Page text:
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Plasmonic Properties of Self-Assembled Gold Nanocrescents: Implications for Chemical Sensing

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Côté, Marie-Pier; paragon-plus: 6938345 
Boukouvala, Christina; paragon-plus: 6108071 
Richard-Daniel, Josée; paragon-plus: 3072473 
paragon-plus: 1279787  ORCID logo
paragon-plus: 135639  ORCID logo


A bottom-up approach, the Langmuir–Blodgett technique, is used for the preparation of composite thin films of gold nanoparticles and polymers: poly­(styrene-b-2-vinylpyridine), poly-2-vinylpyridine, and polystyrene. The self-assembly of poly­(styrene-b-2-vinylpyridine) at the air–water interface leads to the formation of surface micelles, which serve as a template for the organization of gold nanoparticles into ring assemblies. By using poly-2-vinylpyridine in conjunction with low surface pressure, the distance between nanostructures can be increased, allowing for optical characterization of single nanostructures. Once deposited on a solid substrate, the preorganized gold nanoparticles are subjected to further growth by the reduction of additional gold, leading to a variety of nanostructures which can be divided into two categories: nanocrescents and circular arrays of nanoparticles. The optical properties of individual structures are investigated by optical dark-field spectroscopy and numerical calculations. The plasmonic behavior of the nanostructures is elucidated through the correlation of optical properties with structural features and the identification of dominant plasmon modes. Being based on a self-assembly approach, the reported method allows for the formation of interesting plasmonic materials under ambient conditions, at a relatively large scale, and at low cost. These attributes, in addition to the resonances located in the near-infrared region of the spectrum, make nanocrescents candidates for biological and chemical sensing.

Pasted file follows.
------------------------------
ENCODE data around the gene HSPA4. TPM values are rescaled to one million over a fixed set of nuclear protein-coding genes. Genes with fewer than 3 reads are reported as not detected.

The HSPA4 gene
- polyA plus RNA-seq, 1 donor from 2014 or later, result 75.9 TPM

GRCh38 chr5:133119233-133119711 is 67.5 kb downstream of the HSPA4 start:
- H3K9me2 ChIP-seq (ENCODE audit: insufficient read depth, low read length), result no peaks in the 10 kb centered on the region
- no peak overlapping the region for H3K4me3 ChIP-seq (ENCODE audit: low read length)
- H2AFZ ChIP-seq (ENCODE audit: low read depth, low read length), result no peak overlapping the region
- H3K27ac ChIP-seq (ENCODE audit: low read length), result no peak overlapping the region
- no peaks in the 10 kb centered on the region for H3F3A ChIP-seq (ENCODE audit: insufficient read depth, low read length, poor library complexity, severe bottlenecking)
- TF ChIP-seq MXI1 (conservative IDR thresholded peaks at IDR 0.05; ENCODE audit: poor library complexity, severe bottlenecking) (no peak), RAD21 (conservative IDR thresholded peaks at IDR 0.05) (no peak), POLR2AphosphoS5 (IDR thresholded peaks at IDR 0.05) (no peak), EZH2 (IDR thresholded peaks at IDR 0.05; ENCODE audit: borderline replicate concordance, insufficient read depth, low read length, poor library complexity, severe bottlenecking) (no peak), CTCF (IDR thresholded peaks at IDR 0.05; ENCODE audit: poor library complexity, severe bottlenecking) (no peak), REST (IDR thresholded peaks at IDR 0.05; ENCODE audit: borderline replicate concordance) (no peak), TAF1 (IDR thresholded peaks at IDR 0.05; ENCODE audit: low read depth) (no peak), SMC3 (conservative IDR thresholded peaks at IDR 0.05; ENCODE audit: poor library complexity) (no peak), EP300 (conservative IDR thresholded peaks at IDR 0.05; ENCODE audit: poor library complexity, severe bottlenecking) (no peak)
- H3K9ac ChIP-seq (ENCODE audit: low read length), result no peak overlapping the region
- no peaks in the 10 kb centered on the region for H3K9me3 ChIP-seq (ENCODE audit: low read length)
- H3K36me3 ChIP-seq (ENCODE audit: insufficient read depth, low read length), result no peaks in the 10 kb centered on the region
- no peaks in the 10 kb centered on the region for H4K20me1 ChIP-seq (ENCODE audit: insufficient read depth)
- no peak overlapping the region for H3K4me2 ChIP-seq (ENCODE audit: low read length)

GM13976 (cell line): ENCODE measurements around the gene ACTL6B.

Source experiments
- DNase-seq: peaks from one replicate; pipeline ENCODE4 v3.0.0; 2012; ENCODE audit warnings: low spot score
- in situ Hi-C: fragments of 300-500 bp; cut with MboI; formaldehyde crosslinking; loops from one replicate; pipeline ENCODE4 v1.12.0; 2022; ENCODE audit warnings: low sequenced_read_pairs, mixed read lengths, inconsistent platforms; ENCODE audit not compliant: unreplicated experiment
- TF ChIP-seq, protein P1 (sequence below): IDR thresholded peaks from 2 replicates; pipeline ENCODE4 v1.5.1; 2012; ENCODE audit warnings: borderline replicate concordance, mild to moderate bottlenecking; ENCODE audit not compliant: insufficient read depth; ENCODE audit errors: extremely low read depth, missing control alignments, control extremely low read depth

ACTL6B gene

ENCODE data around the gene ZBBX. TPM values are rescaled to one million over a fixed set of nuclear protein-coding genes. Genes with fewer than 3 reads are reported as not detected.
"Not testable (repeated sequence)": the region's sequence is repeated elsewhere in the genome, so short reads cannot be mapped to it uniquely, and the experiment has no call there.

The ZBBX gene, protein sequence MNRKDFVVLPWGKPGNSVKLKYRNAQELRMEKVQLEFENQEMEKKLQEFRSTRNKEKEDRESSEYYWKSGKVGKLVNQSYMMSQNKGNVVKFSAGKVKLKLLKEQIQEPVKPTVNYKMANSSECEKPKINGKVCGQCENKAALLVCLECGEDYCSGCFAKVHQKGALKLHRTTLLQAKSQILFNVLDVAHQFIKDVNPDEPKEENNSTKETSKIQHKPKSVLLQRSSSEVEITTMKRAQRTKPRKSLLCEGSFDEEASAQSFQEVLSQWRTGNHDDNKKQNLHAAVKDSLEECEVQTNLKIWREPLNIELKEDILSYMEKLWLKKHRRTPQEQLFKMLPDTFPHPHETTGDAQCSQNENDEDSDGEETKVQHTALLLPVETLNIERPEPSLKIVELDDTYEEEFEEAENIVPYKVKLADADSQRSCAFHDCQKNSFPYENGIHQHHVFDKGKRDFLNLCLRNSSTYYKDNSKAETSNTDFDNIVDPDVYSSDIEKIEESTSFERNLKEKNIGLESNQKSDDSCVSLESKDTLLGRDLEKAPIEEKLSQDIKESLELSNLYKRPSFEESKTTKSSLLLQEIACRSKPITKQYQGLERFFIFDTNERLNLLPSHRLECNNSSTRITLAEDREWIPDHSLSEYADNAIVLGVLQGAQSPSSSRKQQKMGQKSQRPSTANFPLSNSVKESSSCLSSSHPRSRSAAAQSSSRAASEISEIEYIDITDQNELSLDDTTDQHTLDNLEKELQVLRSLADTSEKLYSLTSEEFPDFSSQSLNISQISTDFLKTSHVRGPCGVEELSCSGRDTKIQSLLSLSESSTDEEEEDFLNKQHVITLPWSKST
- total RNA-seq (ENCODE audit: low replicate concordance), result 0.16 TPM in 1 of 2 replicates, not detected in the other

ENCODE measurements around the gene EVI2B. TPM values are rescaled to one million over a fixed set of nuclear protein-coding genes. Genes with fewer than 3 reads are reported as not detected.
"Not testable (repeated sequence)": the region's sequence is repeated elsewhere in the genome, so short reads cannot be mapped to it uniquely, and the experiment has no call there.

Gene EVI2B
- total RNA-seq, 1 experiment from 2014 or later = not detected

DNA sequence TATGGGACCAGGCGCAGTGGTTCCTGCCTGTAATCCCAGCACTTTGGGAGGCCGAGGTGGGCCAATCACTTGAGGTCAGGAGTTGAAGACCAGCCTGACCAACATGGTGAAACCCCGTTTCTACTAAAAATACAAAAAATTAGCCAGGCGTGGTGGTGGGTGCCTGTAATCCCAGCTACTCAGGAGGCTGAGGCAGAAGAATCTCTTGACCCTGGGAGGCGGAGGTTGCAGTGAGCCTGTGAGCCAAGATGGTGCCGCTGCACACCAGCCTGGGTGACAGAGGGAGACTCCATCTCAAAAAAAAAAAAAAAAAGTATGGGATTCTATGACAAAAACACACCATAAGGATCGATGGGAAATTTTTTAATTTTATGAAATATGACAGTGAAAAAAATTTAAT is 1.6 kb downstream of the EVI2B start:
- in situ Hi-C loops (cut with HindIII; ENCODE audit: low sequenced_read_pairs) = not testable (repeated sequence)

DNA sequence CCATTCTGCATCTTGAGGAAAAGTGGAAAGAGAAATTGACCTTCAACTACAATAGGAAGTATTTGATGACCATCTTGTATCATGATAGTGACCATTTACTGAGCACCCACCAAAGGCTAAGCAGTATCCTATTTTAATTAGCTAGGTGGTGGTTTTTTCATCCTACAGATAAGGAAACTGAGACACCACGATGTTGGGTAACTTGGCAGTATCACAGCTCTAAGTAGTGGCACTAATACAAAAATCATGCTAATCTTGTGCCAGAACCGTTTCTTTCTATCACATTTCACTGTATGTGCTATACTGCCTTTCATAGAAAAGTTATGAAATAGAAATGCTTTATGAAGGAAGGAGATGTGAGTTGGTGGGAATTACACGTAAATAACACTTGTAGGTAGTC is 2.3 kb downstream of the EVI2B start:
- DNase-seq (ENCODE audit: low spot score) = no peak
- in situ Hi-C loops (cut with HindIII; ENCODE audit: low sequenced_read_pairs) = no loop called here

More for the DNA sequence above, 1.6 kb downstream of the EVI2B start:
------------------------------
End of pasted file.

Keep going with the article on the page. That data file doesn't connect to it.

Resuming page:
Publication status: Published


nanocrescents, localized surface plasmon resonance, self-assembly, block copolymer, metal nanoparticles, gold nanostructures

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ACS Applied Nano Materials

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American Chemical Society
Natural Sciences and Engineering Research Council of Canada (NA)
Engineering and Physical Sciences Research Council (EP/R513180/1)
Fonds de recherche du Québec - Nature et technologies (NA)